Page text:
Justin Delgado is husband to Kacie Doyle-Delgado, diagnosed at age 11. After more than a decade together, he considers himself to be an expert carb counter and Dexcom inserter. He graduated with his Master of Science in Finance from the University of Utah in 2013 and has been working in commercial banking since then. He attended his first Friends for Life conference in 2015 and is looking forward to volunteering with the teens.
August 30, 2001
Question from Lewistown, Montana, USA:
My step-daughter's four month infant recently had seizures and blood sugars of 13-15 mg/dl [0.7-0.8 mmol/L), and she is currently in ICU with numerous tests being performed. Although she is on medications to prevent seizures, her brain waves indicate that seizure activity is still there. Currently, the doctors are looking at hyperinsulinemia and nesidioblastosis. Without medications, her blood sugars bottom out. What is the chances that she will be brain damaged? What is the treatment and outcome of this illness? Where can we find out more, in layman's terms?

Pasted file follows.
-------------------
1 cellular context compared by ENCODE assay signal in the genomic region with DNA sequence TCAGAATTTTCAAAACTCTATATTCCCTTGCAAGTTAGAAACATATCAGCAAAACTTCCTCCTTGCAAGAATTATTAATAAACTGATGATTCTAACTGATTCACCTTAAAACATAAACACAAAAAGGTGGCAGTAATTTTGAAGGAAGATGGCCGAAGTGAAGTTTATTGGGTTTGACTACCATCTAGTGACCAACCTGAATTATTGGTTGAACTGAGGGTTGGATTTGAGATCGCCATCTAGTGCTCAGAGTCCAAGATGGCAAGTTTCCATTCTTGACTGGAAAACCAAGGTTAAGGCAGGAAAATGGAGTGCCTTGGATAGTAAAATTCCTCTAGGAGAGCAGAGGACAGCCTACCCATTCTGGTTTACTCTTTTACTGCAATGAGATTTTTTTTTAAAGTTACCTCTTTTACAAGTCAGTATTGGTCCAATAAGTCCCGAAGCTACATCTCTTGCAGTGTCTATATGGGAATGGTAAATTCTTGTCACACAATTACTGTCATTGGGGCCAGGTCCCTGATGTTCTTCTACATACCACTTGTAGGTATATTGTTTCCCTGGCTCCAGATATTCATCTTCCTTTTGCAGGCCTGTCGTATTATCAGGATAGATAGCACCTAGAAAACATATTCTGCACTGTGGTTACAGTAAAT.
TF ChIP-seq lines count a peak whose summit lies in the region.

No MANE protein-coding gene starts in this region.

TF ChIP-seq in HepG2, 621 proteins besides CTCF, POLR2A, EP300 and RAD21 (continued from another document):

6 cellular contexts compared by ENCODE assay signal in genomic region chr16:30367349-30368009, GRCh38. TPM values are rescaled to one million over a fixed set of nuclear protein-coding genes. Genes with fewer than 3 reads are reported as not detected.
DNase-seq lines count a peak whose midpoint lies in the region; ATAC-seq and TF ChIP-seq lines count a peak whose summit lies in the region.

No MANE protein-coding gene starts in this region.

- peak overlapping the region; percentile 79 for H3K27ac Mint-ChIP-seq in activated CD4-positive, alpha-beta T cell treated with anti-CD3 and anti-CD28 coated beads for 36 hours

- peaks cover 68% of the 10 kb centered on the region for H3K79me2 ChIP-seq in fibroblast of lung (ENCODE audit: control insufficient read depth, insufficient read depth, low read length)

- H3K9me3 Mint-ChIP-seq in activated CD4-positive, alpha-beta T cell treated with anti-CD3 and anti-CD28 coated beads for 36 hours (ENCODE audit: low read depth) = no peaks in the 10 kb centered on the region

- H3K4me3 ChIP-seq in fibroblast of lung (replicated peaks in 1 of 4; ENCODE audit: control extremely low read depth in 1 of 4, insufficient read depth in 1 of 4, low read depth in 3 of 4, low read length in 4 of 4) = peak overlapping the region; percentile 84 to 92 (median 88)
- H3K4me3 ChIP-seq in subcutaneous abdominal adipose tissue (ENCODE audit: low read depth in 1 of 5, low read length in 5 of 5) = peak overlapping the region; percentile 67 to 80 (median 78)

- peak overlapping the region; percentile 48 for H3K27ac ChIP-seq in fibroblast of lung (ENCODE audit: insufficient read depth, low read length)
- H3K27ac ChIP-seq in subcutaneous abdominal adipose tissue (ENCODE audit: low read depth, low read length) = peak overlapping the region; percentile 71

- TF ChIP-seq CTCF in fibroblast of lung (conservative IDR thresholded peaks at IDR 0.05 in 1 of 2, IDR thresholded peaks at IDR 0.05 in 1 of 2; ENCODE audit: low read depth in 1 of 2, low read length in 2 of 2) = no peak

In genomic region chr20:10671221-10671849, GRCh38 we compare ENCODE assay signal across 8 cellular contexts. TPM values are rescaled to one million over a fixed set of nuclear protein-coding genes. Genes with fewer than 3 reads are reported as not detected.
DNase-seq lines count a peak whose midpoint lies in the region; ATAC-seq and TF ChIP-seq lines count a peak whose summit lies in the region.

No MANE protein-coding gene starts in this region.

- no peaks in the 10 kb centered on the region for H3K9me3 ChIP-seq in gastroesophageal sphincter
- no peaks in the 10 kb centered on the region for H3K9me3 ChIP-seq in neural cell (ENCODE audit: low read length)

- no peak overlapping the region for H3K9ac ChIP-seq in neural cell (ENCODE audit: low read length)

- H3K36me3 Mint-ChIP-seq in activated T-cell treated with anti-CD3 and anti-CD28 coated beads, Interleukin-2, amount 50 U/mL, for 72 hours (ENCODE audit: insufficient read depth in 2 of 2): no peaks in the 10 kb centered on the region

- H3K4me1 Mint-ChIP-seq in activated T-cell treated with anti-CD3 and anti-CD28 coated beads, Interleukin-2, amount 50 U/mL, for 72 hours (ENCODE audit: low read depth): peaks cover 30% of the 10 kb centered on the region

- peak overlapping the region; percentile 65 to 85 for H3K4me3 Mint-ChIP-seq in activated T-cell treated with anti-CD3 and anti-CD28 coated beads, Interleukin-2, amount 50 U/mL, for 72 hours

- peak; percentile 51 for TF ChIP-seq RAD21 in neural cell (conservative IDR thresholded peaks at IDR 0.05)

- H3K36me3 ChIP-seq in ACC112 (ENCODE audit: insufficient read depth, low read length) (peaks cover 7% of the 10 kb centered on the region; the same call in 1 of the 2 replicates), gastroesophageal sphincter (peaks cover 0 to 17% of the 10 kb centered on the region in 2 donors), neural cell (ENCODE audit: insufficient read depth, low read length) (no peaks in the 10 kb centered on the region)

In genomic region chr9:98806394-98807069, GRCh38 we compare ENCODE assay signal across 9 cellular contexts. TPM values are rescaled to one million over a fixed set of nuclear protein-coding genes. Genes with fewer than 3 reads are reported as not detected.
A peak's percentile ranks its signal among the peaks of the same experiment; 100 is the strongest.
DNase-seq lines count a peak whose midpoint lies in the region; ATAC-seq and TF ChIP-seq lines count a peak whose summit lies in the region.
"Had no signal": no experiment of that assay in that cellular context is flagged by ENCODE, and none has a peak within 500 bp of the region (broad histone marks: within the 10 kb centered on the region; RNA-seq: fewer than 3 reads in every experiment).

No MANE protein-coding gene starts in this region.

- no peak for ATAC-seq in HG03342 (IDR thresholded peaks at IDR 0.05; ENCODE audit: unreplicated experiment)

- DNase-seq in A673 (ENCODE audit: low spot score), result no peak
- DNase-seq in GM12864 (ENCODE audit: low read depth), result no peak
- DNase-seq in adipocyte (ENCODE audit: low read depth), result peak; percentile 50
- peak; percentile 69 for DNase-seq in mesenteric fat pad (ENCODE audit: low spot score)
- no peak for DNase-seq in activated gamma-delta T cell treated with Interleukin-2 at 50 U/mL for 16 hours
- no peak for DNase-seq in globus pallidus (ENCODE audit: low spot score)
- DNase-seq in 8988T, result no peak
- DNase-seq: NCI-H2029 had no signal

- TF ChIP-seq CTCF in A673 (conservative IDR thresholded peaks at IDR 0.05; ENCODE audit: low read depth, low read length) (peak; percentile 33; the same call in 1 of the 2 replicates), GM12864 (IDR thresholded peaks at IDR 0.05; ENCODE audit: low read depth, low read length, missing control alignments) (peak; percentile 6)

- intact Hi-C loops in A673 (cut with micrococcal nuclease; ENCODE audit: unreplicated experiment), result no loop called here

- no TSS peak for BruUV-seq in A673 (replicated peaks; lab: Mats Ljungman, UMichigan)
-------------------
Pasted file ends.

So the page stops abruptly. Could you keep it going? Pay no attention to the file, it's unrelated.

Nesidioblastosis is a rare condition, but we do see it from time to time. I don’t have statistics, but it is remarkable how well these children tolerate hypoglycaemia, provided it is recognised and managed swiftly.
Rather than my suggesting where you should get information, your step-daughter should ask her paediatrician for material then it will accord with her specific treatment. Surgery is often required to remove the ‘overactive’ pancreatic tissue. As a consequence, a high proportion of patients later have diabetes requiring insulin treatment. Alternatively, a search of the Internet would, I am sure, produce quite a lot of material.
[Editor’s comment: See answers to previous questions on the topic of nesidioblastosis.